Online Quiz Test

Special address of Governor: Constitutional history

Tags: GS 2:Parliament & State Legislatures

In news

• The Tamil Nadu Governor left the Tamil Nadu Assembly when CM Stalin interrupted his speech for omitting a few words from his government-prepared special address.

Regarding the Special address

• It is a time-honored constitutional convention in both the United Kingdom and India that the King, the President, or the Governor must read aloud the exact text of the speech or special address informing the nation or the state of the policies an elected government intends to pursue.

o Neither House of Parliament may conduct any public business in future sessions unless the session is opened by the King or Lord’s Commissioners acting on his behalf.

o The King’s speech thus marks the official beginning of each new session of Parliament and outlines the government’s policy and the agenda for the upcoming session.

There has never been an instance in which the British monarch deviated from the official text of his speech.

Adoption Throughout India

• As India adopted the Westminster model of parliamentary democracy on May 18, 1949, the Constituent Assembly decided to follow suit.

•Article 87 of the Indian Constitution mandates that the President deliver a special address to both Houses of Parliament at the beginning of each year’s first session.

• Article 176 requires the Governor to deliver a special address at the first session of each year of every State Legislative Assembly and to both Houses in states with a Legislative Council.

o The language of these provisions was taken from the House of Commons’ rules.


• The Tamil Nadu Governor, R.N. Ravi, made constitutional history in the state by omitting certain paragraphs and deviating from the official text of his special address at the opening of the Tamil Nadu Legislative Assembly for 2023.

• This is not the first time a governor has declined to read the government’s address.

o In 1967, Governor of Rajasthan Sampuranand did it.

• It is disturbing that Governors in states governed by opposition parties continue to commit grave constitutional violations.

o Article 361 of the Constitution provides the Governor with absolute immunity from any legal action because our founding fathers hoped governors would uphold the highest standards of moral rectitude and propriety.

• Dharma Vira, a later governor of West Bengal, also omitted portions of a speech sent to him by the government, specifically the section concerning his dismissal of the first United Front Government in Bengal.

o By that time, the Calcutta High Court had upheld the governor’s decision and declared the dismissal constitutional.

Views of Legislators

• In 1960, while addressing the Lok Sabha, Jawaharlal Nehru stated that the President’s address is merely a statement of government policy.

• During the Constituent Assembly debates, Professor K.T. Shah proposed an amendment to Article 87 granting the President the discretion to also deliver an address on “other particular issues of policy he deems suitable for such address.”

•This amendment was rejected because B.R. Ambedkar pointed out that, according to Article 86, the President had the right to address either House or both Houses of Parliament together, and that for this purpose, Parliament had to convene.

•Article 175 granted the Governor similar authority.

o Therefore, when an independent power is granted under Article 175, it is highly improper for a Governor (or even the President) to omit several paragraphs from a prepared speech by the incumbent government.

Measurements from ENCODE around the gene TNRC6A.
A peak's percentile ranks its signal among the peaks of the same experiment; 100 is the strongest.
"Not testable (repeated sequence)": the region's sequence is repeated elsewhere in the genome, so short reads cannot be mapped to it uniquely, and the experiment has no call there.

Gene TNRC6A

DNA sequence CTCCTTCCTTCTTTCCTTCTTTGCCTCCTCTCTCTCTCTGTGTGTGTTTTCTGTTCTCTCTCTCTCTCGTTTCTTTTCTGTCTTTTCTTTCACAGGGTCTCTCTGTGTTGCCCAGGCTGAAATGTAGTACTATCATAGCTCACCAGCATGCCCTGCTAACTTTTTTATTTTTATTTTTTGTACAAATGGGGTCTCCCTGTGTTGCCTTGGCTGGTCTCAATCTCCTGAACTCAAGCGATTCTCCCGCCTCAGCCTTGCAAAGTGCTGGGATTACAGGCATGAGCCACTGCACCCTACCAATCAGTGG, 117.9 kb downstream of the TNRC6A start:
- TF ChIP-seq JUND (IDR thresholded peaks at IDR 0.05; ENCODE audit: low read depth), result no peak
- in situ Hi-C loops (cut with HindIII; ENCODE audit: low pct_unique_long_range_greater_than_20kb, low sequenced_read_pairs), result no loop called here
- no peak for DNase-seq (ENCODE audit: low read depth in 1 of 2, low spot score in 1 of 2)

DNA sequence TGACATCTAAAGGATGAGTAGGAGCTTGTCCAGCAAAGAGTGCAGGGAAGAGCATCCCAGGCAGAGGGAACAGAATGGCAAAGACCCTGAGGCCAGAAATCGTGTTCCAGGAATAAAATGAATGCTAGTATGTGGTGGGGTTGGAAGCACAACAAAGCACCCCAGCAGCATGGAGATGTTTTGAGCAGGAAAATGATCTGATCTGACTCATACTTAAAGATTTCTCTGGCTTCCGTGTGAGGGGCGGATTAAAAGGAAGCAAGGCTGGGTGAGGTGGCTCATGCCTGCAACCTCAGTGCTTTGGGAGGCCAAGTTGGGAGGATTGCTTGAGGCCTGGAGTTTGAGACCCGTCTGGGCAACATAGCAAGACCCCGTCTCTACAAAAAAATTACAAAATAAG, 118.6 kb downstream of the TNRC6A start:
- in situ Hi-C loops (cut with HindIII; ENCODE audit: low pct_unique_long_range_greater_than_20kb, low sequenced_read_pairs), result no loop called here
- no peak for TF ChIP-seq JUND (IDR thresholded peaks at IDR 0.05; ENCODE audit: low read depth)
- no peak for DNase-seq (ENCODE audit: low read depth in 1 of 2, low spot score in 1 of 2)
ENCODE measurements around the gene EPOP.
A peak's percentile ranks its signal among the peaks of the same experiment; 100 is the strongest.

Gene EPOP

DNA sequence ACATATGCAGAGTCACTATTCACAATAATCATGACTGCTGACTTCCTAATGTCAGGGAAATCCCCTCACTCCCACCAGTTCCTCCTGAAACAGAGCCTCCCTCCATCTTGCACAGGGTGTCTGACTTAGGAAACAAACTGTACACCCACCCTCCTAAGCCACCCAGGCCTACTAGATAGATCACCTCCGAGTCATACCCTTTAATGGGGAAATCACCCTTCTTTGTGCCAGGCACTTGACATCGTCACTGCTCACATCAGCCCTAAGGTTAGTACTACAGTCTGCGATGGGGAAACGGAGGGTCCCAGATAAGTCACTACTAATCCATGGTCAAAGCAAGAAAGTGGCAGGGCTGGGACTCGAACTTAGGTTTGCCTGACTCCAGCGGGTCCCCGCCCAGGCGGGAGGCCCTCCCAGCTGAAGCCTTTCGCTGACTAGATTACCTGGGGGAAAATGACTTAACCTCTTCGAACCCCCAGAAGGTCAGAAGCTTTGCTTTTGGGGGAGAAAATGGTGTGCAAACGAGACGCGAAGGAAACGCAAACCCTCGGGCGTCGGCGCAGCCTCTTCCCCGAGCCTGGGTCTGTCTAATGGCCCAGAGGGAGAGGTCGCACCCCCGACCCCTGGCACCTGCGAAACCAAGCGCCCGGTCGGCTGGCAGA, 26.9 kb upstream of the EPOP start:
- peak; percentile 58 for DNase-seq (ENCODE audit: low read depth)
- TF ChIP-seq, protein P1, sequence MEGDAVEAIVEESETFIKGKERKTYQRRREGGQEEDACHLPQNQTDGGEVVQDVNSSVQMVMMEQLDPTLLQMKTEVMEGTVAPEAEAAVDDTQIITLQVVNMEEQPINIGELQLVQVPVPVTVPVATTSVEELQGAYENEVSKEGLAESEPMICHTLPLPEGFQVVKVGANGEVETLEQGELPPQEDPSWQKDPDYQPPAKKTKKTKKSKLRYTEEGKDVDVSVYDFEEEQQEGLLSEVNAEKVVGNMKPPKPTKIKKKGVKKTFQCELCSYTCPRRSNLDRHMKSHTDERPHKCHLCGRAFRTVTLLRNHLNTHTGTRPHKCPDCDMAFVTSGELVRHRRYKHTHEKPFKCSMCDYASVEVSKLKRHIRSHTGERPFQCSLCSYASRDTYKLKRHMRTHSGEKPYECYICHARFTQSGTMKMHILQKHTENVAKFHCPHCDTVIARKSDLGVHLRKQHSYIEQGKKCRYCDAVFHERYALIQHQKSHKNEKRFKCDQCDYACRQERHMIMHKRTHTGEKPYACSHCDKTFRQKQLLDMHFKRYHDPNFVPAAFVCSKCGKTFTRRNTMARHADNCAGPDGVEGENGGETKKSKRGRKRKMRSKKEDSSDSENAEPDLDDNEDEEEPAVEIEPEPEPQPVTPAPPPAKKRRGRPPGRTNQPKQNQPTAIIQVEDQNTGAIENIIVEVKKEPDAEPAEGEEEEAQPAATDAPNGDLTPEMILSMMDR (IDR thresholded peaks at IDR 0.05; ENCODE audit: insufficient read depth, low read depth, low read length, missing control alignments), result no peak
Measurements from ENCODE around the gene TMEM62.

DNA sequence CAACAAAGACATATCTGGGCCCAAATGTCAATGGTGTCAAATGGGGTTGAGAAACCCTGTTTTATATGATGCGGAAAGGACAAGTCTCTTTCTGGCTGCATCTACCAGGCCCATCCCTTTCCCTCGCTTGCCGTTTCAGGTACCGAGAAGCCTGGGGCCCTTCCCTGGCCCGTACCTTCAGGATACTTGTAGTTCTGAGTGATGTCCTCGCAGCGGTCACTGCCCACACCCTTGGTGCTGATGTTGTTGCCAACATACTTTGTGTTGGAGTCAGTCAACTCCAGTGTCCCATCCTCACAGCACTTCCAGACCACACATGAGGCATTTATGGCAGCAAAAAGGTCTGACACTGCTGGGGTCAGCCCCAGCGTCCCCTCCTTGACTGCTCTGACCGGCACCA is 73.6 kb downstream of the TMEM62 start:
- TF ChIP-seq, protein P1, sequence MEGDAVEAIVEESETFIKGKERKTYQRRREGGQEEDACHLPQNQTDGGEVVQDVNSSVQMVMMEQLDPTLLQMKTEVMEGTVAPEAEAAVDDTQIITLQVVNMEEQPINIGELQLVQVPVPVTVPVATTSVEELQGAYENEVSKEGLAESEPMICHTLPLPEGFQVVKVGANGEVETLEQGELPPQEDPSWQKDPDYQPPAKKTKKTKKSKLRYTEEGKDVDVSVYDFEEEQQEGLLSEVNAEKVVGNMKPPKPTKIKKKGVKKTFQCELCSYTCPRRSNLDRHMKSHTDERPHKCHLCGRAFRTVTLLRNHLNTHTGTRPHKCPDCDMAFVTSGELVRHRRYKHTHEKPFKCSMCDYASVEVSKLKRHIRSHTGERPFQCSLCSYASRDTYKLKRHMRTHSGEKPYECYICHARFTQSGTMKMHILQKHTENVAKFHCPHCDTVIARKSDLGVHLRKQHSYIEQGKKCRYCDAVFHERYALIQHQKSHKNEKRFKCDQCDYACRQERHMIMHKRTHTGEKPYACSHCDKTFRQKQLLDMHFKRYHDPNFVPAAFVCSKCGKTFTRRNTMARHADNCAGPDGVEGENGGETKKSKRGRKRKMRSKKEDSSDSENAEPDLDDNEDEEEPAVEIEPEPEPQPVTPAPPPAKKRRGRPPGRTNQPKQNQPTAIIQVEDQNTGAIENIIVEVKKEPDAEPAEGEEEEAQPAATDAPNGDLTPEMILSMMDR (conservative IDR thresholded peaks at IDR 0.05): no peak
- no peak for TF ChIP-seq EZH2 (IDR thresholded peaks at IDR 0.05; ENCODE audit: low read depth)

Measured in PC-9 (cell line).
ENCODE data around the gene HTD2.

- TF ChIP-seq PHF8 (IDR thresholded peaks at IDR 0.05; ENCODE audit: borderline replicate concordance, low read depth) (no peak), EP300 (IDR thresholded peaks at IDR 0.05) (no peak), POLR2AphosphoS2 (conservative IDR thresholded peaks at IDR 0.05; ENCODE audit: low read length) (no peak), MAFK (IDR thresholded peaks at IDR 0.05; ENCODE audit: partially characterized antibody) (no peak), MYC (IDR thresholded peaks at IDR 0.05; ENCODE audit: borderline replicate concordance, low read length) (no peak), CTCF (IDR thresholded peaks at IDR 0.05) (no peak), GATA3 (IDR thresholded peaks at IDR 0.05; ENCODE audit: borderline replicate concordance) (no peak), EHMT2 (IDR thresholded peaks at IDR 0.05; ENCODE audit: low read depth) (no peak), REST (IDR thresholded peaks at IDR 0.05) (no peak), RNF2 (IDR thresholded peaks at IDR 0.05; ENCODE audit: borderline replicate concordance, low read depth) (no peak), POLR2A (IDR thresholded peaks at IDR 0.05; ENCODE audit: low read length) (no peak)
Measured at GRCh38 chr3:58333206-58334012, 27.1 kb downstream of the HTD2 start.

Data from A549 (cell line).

Commentary on the Court’s

• The Calcutta High Court, when interpreting this article in Syed Abdul Mansur Habibullah v. The Speaker, West Bengal Legislative Assembly (1966), determined that the special address is not merely a formality for the sake of ceremony.

o It informs members of the executive policies and legislative agenda of the State government.

•The High Court added that the failure to deliver the special address impedes legislative debates and budgetary critiques.

o The High Court ruled that when the governor fails to deliver his address under Article 176 and walks out of the House after placing the address on the table of the House, this is merely an irregularity and not a violation of the law.

• According to the Supreme Court, constitutional conventions are as integral to the Constitution as its written text. And it is well-established that constitutional morality includes both adherence to the written text of the Constitution and constitutional conventions.

o These conventions fill the gaps in a written Constitution and allow for effective coordination among the legislature, executive, and judiciary.

• In Yogender Singh Handa v. State of Rajasthan (1967), the Rajasthan High Court determined that the governor’s reading of a portion of the address was sufficient to deem the entire address as read.

Conclusion and Future Steps

• The special address of the Governor is an important constitutional duty that is performed with the assistance and advice of the Council of Ministers, led by the Chief Minister.

• The constitutional role of the Governor is that of an elder statesman who brings gravitas to this high office, and by his oath, he must preserve, protect, and defend the Constitution and the law. It is a testament to the strength of our Constitution that it has remained the backbone of India’s republican democracy for over 70 years.

• As constitutional functionaries, governors and chief ministers should respect each other and at least have a working relationship.

Mains Practice Question

[Q] Examine the significance and controversies surrounding the Governor’s Special Address.